Sunday, May 23, 2021

Life After Earth Fare - Bravo Supermarkets

Earth Fare #582 / Bravo Supermarket of Lake Nona
13024 Narcoosee Road, Orlando, FL - The Shoppes at Nona Place

     The Great Organic Supermarket Collapse of 2020 had quite the large effect on Florida's supermarket scene. The two chains that made up the great collapse - Lucky's Market and Earth Fare - were both in the midst of large expansion pushes throughout Florida when the bottom suddenly fell out on both of those chains. While Lucky's and Earth Fare weren't in Florida long, their short time here will be remembered through all the interesting building conversions those chains have given us, as other grocers, both large and small, have been slowly bringing these buildings back to life. We've seen a few Lucky's and Earth Fare conversions on the blog already, and we'll continue to see more as time goes on. Today's post is yet another installment in our conversion saga, as we get a taste of how different operators (such as Publix, Winn-Dixie, Aldi, and some independents) are making use of these buildings. 

     Before we get to the interesting part - the conversion - let's take a quick look at today's store prior to its liquidation as Earth Fare. For those of you sharply eyed readers out there, the photos in the first part of today's post will look familiar to you. Why? That's because I posted all of these photos in the past, in this My Florida Retail post where I documented the liquidation of Earth Fare. So why am I posting these photos again you ask? Well, a few reasons: 1) I actually never posted any photos of Earth Fare (while in operation) to AFB before, so I figured I'd give Earth Fare a little representation here, in addition to what I've covered already on MFR. 2) It'll be fun to compare and contrast the before and after photos of this place with everything fresh in your mind from seeing it again.

     So what I'm trying to say is just treat the first part of the post as a refresher, so you can get the full picture of just what Bravo did (or should I say, what little Bravo did) during their conversion process. If you'd like the full backstory on Earth Fare's situation in Florida, you can check that out here in the first few paragraphs of my original post on this store.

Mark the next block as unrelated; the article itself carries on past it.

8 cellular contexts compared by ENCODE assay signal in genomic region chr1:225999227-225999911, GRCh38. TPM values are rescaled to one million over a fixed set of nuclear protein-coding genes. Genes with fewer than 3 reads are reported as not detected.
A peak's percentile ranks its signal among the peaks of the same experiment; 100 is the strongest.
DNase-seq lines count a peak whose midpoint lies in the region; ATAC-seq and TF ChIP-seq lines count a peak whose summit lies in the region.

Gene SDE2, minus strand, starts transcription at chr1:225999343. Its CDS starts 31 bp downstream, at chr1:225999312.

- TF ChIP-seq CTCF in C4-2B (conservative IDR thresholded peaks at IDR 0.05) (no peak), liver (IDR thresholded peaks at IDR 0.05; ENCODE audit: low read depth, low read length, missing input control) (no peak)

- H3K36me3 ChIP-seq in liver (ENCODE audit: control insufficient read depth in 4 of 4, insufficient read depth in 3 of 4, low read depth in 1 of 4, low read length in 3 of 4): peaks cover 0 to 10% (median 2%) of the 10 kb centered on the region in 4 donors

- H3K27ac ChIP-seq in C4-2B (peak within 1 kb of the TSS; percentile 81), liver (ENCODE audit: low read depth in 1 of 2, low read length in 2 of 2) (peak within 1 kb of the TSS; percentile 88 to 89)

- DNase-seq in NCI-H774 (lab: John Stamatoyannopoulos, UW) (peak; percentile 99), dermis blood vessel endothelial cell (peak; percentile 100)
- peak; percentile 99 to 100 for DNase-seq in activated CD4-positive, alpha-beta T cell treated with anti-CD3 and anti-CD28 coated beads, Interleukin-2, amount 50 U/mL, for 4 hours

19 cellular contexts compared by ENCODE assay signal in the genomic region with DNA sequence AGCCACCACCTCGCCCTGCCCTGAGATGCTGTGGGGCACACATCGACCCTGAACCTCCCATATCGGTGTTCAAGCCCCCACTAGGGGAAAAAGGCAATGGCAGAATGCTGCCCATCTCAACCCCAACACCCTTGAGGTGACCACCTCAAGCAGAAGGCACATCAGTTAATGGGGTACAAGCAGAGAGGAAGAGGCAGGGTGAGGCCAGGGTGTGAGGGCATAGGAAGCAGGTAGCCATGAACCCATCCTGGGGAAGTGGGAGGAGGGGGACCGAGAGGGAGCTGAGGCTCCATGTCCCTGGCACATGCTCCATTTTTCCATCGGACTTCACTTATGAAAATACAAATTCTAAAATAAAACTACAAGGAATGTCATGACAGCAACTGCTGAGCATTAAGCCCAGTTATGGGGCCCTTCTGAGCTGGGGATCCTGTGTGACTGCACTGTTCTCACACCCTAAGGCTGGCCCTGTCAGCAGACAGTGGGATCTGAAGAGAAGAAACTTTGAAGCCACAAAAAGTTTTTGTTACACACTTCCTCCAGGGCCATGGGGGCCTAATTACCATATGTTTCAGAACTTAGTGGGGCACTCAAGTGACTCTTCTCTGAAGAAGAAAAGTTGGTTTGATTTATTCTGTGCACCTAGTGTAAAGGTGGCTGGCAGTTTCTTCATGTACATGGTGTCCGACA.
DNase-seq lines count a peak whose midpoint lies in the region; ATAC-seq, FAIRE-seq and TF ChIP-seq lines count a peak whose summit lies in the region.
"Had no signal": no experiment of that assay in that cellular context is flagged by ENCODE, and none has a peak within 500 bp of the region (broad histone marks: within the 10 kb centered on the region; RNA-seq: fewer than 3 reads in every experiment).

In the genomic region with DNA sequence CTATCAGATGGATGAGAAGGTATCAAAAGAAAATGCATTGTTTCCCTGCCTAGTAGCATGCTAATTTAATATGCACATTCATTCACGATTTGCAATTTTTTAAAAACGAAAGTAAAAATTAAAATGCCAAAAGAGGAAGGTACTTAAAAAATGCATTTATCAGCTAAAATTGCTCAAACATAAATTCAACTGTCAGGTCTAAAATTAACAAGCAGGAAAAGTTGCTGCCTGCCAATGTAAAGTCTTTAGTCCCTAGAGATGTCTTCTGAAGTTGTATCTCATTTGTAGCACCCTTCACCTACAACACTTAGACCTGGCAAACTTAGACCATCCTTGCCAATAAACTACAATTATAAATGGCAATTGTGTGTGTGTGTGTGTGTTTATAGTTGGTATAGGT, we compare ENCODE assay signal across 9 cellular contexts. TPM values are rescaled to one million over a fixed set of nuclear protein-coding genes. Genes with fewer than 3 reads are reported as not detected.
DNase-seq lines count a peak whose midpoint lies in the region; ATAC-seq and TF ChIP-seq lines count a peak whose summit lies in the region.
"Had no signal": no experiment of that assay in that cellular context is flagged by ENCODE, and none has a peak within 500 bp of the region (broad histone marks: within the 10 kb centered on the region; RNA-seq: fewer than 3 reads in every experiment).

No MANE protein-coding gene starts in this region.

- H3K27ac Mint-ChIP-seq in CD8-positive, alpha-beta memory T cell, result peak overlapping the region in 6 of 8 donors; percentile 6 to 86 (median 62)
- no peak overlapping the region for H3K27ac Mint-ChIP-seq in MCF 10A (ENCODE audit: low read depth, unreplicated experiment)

To begin our little recap of the Lake Nona Earth Fare, here's a little background on the store itself: Earth Fare opened this location on September 29, 2018, anchoring a small plaza off Narcoosee Road near Lake Nona High School. Lake Nona is a relatively new suburban community in Eastern Orlando, with the community really sprouting to life in the early-mid 2010's (and is still expanding as of the present). Earth Fare built their store as part of a little plaza in the heart of Lake Nona's new retail district, which is located along Narcoosee Road south of the Route 528 toll road. For a trendy up-and-coming community like Lake Nona, a specialty organic retailer seemed like the perfect fit the area. Like most of the Floridian Earth Fare stores, the Lake Nona location had a short life - only 1 1/2 years in length - when it closed for good on February 25, 2020 with the rest of the company's stores. While some of Earth Fare's stores were sold at a bankruptcy auction (an auction at which Southeastern Grocers purchased 4 former locations for conversion into new Winn-Dixie stores), the Lake Nona store was not purchased by anyone at the auction. While there were no takers at the auction, it wasn't long after that when Bravo Supermarkets decided to give it a go with this former Earth Fare location. After some light remodeling, Bravo opened on December 18, 2020, but we'll see more of Bravo in the second half of this post.

     The above photo (as well as the prior one) showcase Earth Fare's produce department. Since I visited this store about halfway through its liquidation process, the produce department had already emptied out, and was being used to sell off random store supplies and fixtures. While plastic containers aren't something I'd call "Fresh Organic & Local", the produce department provided the most empty space to store and sell all this stuff.

     From the edge of the produce department, here's a look across the front end. The registers were located behind that stack of crates in the distance, with the prepared foods counters poking out from the side wall.

     While a lot of the merchandise had depleted as discounts hit 60% off in some categories, the entirety of the sales floor was still open during my liquidation visit. Seen here is the store's rightmost aisle, home to bulk foods. During my visit, almost all the bulk foods had been sold out. 

     The Meat and Seafood counter was located in the back right corner of the store, with the seafood portion of the counter wrapping around into the corner itself (although I didn't get a picture of that). I like how the signage was attached to a shiny chrome-like backing, which is somewhat reminiscent of the shiny paneling Winn-Dixie used in late 1980's Marketplace stores (though sans the neon here at Earth Fare). Apparently, Bravo was a fan of this style too, as well see in a bit (your first hint of what's to come).

     Looking across the back of the store, we see the empty dairy coolers off to my right. The center of this aisle was also being used to house some additional random fixtures that were for sale.